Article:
PART earns partial credit from critics

Both sides agree that the program rating tool, despite flaws, has few competitors

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The Program Assessment Rating Tool (PART), which federal agencies use to determine whether their programs are effective, is in need of improvements, some critics say. But even the critics agree that few alternatives exist.

PART is under fire from critics who argue that it is too blunt and sometimes biased. Others insist that Congress, not the executive branch, should take the lead in evaluating federal programs.

Those sentiments were expressed last week at a hearing of the Senate Homeland Security and Governmental Affairs Committee’s Federal Financial Management, Government Information and International Security Subcommittee.

The tool’s defenders, who include Sen. Tom Coburn (R-Okla.), said PART enables a more comprehensive review of federal programs than any other means available. Coburn, who holds annual hearings on PART, said the executive branch leads the effort to evaluate programs partly because Congress seems uninterested in taking the lead role.

“We’re lazy,” said Coburn, the subcommittee’s chairman. PART, he said, is the only tool available.

Clay Johnson, deputy director for management at the Office of Management and Budget, said the Bush administration continues to improve the tool, which it began using in 2002. Johnson said many lawmakers appear to be uninterested in critically assessing the effectiveness of federal programs.

PART allows Congress to question the value of federal programs and define program performance standards, he said. Congress should hold agencies accountable for meeting those standards, he added.

Using PART, agency officials examine programs to assess whether they have clear purposes and defined goals and whether they are meeting those goals. The assessment asks common questions about each program to discover its strengths and weaknesses. The results show agencies how they can improve.

Bush administration officials weigh the PART scores among several factors in making program funding requests in the president’s annual budget proposal, Johnson said. About 80 percent of federal programs have been assessed using PART, and the remaining 20 percent are scheduled for assessment this year. The results are publicly available at OMB’s Web site.

PART has critics outside and inside government. Adam Hughes, director of federal fiscal policy at OMB Watch, an independent watchdog group, said PART is poor at measuring program effectiveness. Testifying at last week’s hearing, Hughes said the tool is biased and its assessment measures are not as useful as they should be.

“PART assessments are tantamount to a baseball coach walking to the mound to remove his pitcher and then chastising him for not kicking enough field goals as he brings in a reliever,” he said.

Hughes said OMB uses the rating system to increase the Bush administration’s authority and influence, and to diminish the role of Congress, which has statutory responsibility for assessing federal programs.

But Johnson deflected that criticism. “This is not a power grab by the executive branch,” he said. Within the House Appropriations Committee, he added, “one unelected staff member” opposes PART.

Johnson said he is baffled by language about PART contained in the committee report on the Fiscal 2007 Transportation, Treasury, Housing and Urban Development, the Judiciary, the District of Columbia and Independent Agencies Appropriations Act, which the House passed last week. “Most budget justifications continue to be filled with references to [PART], drowning in [redundancy] and yet still devoid of useful information,” the report states.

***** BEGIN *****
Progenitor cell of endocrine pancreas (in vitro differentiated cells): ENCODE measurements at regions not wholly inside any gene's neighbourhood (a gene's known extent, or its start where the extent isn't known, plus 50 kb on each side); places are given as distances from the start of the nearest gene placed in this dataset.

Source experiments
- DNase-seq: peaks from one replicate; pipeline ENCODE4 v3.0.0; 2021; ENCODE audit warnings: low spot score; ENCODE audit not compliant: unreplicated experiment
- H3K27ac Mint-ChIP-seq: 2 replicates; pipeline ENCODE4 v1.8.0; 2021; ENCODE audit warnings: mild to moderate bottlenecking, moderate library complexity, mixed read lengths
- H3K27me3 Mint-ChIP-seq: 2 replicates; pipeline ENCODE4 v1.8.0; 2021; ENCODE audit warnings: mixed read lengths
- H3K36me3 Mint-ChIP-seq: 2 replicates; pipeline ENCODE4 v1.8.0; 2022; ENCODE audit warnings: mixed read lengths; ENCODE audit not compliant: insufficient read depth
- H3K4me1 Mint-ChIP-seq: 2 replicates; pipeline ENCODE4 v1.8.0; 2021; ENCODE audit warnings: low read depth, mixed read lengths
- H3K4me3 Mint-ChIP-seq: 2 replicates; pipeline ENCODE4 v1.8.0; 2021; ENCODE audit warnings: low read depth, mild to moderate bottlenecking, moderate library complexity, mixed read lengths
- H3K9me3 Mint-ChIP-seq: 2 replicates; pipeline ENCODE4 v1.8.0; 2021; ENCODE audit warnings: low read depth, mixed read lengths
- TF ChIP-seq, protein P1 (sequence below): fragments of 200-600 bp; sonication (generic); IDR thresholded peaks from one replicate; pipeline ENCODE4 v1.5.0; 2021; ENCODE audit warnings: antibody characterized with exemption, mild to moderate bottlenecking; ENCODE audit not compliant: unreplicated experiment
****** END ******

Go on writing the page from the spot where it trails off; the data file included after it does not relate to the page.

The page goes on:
“It’s inexplicable that language like that is in there,” Johnson said.

The administration and Congress disagree on aspects of PART, said Mike Hettinger, staff director of the House Government Reform Committee’s Government Finance, Management and Accountability Subcommittee. Hettinger has been outspoken about PART problems. The administration’s scoring brings bias into the system, he said, but if Congress were doing the scoring, the same problems would exist.

“At the end of the day, someone’s making a judgment,” Hettinger said. The administration should offer empirical information on the programs and let Congress assess that information, he said, adding, “Because the PART is so blunt, it’s probably hurt its acceptance up here.”

Acceptance takes time, Hettinger said, and PART has not had enough time to build credibility. “I think folks need to realize that,” he said. “It’s a good idea, and we need to find a way to make it work.”

Click here to enlarge chart(.pdf).


The 5 parts of PARTThe Office of Management and Budget uses the Program Assessment Rating Tool to determine whether federal programs are working as well as they should be. Programs that get passing marks receive ratings of “effective,” “moderately effective” or “adequate.” Those that do not meet expectations get an “ineffective” or a “results not demonstrated” rating.

Here is an explanation of those ratings and how 793 programs have scored.

Effective: Program has ambitious goals, achieves results, is well-managed and improves efficiency.

Moderately effective: Program has ambitious goals and is well-managed. It may be inefficient or have other weaknesses in its design or management.

Adequate: Program needs to have more ambitious goals, achieve better results, improve accountability or strengthen its management practices.

Ineffective: Program has not used funds effectively. It has been unable to achieve results because of a lack of clarity regarding its purpose or goals, poor management or other significant weakness.

Results not demonstrated: Program has been unable to develop acceptable performance goals or collect data on performance.

Source: Office of Management and Budget


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